Herb of the Day for September 4th is Mint

Herb of the Day


Mint

(various)

Medicinal Uses: The infusion of the Mint herb has been used for diarrhea and as an emmenagogue (it brings down the menses). It is great for colds and influenza, especially when mixed with elder flower (this remedy will induce sweating). Stomach flu is helped by a mint, elderflower, and yarrow combination in a standard infusion of
two teaspoons per cup steeped for twenty minutes and taken in quarter-cup doses.

Mint is helpful in stomach complaints, but a strong infusion will become a emetic. Mint tea eases colic and depression. The menthol in peppermint soothes the lining of the digestive tract an stimulates the production of bile, which is an essential digestive fluid. It relieves earaches when the fresh juice of a few drops of the essential oil are placed in the ear.

Mint tea with honey soothes a sore throat. A classic cold remedy that will unblock the sinuses is two drops of mint essential oil, two drop eucalyptus essential oil and the juice of half a lemon in a cup of hot water. The mix is first inhaled and then drunk when warm. Nervous headaches can be relieved if you lie in a dark room with fresh peppermint leaves on the forehead.

A few drops of the oil in water, applied with a cloth, help burning and itching, heat prostration, and sunburn. Apply it directly to an itchy skin condition or sunburn. For heat prostration place the cool fomentation on the forehead and wrists. Peppermint oil is the most extensively used of all the volatile oils.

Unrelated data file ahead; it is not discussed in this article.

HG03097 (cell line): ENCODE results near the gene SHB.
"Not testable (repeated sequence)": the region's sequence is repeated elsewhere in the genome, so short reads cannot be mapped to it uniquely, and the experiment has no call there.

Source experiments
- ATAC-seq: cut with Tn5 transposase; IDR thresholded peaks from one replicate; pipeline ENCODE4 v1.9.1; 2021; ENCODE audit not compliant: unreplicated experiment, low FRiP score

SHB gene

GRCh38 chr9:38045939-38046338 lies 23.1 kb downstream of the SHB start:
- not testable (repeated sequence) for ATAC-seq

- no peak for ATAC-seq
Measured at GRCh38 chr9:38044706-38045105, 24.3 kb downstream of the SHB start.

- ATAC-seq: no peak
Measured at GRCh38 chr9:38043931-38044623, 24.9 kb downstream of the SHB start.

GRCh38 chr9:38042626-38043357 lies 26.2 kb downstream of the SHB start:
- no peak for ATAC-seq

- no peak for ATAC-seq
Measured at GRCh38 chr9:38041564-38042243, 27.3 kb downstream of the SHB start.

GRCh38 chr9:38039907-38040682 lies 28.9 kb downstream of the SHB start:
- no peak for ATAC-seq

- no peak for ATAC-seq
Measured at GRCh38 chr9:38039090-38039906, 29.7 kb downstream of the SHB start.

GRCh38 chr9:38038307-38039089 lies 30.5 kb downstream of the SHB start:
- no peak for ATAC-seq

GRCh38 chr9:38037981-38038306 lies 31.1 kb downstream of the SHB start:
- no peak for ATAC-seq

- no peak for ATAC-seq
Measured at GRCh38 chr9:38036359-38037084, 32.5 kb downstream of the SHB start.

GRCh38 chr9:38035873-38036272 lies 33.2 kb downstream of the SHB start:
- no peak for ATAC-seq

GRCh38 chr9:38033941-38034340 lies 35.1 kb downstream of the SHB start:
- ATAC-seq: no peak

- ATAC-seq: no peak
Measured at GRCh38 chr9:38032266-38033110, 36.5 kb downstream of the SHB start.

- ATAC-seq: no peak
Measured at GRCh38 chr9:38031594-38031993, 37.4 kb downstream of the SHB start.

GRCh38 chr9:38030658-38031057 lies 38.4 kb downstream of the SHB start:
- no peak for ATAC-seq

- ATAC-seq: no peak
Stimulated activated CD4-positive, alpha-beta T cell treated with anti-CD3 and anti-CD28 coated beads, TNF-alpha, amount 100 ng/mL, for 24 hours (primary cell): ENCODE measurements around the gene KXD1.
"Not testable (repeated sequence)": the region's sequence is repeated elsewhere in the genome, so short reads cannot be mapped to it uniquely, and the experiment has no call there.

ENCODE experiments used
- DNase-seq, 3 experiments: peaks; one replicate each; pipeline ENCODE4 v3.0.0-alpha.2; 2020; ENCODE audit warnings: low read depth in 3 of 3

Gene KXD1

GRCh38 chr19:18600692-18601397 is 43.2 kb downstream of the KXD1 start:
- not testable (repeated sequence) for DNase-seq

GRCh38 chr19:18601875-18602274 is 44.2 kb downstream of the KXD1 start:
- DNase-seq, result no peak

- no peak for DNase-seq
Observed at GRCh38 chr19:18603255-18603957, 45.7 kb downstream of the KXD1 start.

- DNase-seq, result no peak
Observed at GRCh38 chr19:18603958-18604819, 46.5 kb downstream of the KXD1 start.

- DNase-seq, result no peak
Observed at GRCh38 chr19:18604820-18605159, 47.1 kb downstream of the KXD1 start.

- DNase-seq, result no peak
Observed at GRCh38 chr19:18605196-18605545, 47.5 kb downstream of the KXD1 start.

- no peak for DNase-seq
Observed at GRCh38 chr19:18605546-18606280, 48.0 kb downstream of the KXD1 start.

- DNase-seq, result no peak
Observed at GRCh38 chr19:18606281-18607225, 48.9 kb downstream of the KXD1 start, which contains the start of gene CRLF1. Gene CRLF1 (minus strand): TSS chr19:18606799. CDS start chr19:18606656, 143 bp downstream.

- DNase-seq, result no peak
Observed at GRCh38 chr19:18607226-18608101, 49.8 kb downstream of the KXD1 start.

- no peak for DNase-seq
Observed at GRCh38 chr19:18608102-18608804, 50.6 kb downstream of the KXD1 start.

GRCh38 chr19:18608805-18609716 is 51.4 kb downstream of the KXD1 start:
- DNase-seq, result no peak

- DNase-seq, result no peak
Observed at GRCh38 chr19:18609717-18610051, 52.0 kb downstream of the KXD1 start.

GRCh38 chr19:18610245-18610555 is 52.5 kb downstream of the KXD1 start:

For insomnia try the following:

1 oz. Peppermint herb, cut fine, 1/2 oz. Rue herb, 1/2 oz. Wood Betony. Well mix and place a large tablespoonful in a tea cup, fill with boiling water, stir and cover for twenty minutes, strain and sweeten, and drink the warm infusion on going to bed. Peppermint is an excellent breath freshener. When using peppermint tea as a breath freshener, increase the effectiveness by adding a pinch of anise, caraway or cinnamon.

Wild Mint (Mentha sativa) is considered to have emetic, stimulant, and astringent qualities, and is used in diarrhea and as an emmenagogue. The infusion of 1 oz. of the dried herb to 1 pint of boiling water is taken in wineglass full, doses.

Rub pennyroyal on the skin as an insect repellent.

No more than two drops of the essential oils should be taken at any time, and no more that two cups a day of the above mixture. Larger doses can be toxic to the kidneys.

Never eat pennyroyal, as it is toxic.

Magickal Uses: Mint is used in the home as a protective herb. It belongs to the sphere of Venus and has long been used in healing potions and mixtures. Mint worn at the wrist assures that you will not be ill. Mint is used in money and prosperity spells. Bergamot mint is sometimes rubbed on money to cause it to return to its owner.

Fresh mint laid on the altar will call spirits to be present and ready to assist you in magick, especially healing spells. Added to incenses it cleanses the house or ritual area. Mint is masculine, and ruled by the planet Mercury or Venus. It is associated with the Element of Air.

Properties: Anti-inflammatory, stimulant, carminative, antispasmodic and antiseptic. The chief constituent of Spearmint oil is Carvone. There are also present Phellandrine, Limonene and dihydrocarveol acetate. Esters of acetic, butyric and caproic or caprylic acids.

The chief constituent of Peppermint oil is Menthol, but it also contains menthyl acetate and isovalerate, together with menthone, cineol, inactive pineneand limonene.

Growth: The common types of mint are peppermint, pennyroyal, crinkle-leafed spearmint, spearmint, and applemint. Mint is a perennial herb that is propagated by root division or rooting cuttings in water. The plant is invasive and should be grown in pots or in lengths of plastic pipe buried in the ground. It enjoys a damp location, shaded from strong afternoon sun, and rich soil.

Source:
Author: Crick
Website: Whispering Woods